And, while stacking ISBUs can provide some really unique and cool spaces. you can’t just eliminate the rails (top OR bottom) to create your building envelope without addressing significant engineering issues. And, that means that at some point you eliminate the reason for using the ISBU in the first place. THIS is one of those times.
It’s the same as when people approach us about burying ISBUs in their backyard;
You CAN bury an ISBU, but unless you engineer the hole it’s going to go into, it’s just a big coffin. By the time you’ve reinforced that hole in the ground, you’re going to find out that you no longer even need the ISBU in the first place.
Anyone (and we do mean ANYONE) who says otherwise is absolutely full of crap.
We’ve personally dug bodies out of shattered ISBUs that were buried in the ground as “bunker/shelters”. It’s no fun. ISBUs aren’t designed to be buried.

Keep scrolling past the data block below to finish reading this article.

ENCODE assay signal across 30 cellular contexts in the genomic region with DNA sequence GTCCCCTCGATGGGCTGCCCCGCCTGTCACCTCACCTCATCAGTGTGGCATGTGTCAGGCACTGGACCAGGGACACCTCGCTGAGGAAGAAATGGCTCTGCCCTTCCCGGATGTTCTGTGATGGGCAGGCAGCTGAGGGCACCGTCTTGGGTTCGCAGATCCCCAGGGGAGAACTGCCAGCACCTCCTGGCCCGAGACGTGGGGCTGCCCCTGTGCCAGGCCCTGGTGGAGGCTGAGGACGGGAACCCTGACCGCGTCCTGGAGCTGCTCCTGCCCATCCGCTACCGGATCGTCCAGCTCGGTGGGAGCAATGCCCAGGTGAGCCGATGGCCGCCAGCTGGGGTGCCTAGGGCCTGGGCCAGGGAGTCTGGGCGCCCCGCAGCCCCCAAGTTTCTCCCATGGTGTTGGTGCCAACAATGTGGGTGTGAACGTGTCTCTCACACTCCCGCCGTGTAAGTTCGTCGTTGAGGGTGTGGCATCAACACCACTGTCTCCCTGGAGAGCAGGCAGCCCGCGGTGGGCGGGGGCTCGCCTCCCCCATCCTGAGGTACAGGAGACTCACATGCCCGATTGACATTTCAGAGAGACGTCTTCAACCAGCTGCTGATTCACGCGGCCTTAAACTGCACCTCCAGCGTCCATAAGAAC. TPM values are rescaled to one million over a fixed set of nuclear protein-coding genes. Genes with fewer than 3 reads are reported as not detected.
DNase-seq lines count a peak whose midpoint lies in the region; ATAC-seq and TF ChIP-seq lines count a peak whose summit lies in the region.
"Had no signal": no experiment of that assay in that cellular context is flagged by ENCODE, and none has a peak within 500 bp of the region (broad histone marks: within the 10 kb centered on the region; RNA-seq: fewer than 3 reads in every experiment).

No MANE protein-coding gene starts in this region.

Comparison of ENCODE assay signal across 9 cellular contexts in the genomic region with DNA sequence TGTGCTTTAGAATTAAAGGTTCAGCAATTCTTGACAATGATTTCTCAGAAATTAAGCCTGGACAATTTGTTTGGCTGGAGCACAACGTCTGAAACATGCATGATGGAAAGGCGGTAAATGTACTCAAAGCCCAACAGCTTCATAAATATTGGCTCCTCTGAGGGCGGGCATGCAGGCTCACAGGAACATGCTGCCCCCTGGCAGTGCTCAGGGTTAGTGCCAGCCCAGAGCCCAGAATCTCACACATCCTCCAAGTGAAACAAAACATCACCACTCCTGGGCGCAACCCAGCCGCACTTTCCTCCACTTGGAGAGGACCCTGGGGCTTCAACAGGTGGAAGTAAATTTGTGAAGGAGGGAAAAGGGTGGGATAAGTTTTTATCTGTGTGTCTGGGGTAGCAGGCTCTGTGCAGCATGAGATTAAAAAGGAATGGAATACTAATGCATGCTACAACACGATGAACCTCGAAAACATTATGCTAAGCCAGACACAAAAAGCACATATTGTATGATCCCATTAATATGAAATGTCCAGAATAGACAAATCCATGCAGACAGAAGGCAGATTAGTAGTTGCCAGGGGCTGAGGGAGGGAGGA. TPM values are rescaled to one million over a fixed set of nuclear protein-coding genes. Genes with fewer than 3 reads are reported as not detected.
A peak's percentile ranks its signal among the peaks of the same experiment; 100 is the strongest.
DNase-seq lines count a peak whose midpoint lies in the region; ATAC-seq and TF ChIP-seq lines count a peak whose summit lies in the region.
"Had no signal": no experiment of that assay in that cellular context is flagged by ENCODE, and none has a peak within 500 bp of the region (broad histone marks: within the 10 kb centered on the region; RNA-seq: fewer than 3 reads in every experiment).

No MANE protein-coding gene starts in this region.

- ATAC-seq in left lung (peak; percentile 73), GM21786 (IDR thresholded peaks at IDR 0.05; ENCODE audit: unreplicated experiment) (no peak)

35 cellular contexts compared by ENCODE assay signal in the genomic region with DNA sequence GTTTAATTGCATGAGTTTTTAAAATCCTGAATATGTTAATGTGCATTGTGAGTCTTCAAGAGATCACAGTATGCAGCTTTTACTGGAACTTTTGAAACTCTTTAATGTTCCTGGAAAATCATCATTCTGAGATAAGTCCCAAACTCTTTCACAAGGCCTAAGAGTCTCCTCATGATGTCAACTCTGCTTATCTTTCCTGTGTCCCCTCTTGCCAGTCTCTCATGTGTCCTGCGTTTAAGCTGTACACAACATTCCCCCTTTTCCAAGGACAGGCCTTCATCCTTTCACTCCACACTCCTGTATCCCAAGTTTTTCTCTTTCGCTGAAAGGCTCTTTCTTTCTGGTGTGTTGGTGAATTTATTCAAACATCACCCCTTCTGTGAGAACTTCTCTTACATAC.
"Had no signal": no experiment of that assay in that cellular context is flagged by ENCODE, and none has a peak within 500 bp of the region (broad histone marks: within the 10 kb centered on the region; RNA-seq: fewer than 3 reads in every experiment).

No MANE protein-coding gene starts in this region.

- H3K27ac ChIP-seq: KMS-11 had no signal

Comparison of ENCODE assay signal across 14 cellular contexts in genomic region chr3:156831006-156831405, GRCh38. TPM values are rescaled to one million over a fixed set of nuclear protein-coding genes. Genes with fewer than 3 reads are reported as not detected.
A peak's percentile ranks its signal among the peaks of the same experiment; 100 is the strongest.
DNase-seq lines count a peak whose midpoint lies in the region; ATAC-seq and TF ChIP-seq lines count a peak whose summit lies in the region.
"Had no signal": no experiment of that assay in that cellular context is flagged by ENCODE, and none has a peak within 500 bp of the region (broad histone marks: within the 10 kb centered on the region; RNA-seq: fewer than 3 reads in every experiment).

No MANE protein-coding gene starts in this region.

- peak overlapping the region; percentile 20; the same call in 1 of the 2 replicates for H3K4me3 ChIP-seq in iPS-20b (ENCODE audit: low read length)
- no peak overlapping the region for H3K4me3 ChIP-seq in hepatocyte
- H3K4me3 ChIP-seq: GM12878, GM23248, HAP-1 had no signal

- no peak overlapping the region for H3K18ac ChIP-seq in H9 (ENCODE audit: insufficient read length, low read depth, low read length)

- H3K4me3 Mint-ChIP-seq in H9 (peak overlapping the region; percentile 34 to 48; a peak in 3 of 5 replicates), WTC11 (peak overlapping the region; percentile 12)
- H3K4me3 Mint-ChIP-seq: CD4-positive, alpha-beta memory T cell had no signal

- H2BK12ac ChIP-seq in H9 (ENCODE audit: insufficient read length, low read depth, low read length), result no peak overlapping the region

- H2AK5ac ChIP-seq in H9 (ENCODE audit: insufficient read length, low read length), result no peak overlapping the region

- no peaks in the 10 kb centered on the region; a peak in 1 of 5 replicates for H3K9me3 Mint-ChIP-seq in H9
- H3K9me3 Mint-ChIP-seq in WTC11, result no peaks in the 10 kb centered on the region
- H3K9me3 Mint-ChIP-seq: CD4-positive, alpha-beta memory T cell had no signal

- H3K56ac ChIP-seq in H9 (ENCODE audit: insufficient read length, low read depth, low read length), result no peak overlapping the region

And, above ground, it doesn’t change. You still have to live within the rules created by the guys who designed the boxes. If you take those rules to heart and then incorporate them into your design, you can do cool things… and you can stay within prescribed budgets.
If you don’t… if you try to make ISBUs do something that they were not designed to do, you’re going to either;
(a) fail miserably, or
(b) you’re going to ruin your building budget spending money to correct all the conditions that you’ve created.
We could go on and on, but we won’t. In fact, I’m headed for the truck to go look at a site near Bozeman, MT. Another “Can we build WAYYYYYY up there?” kinda site.
:The Corten Crew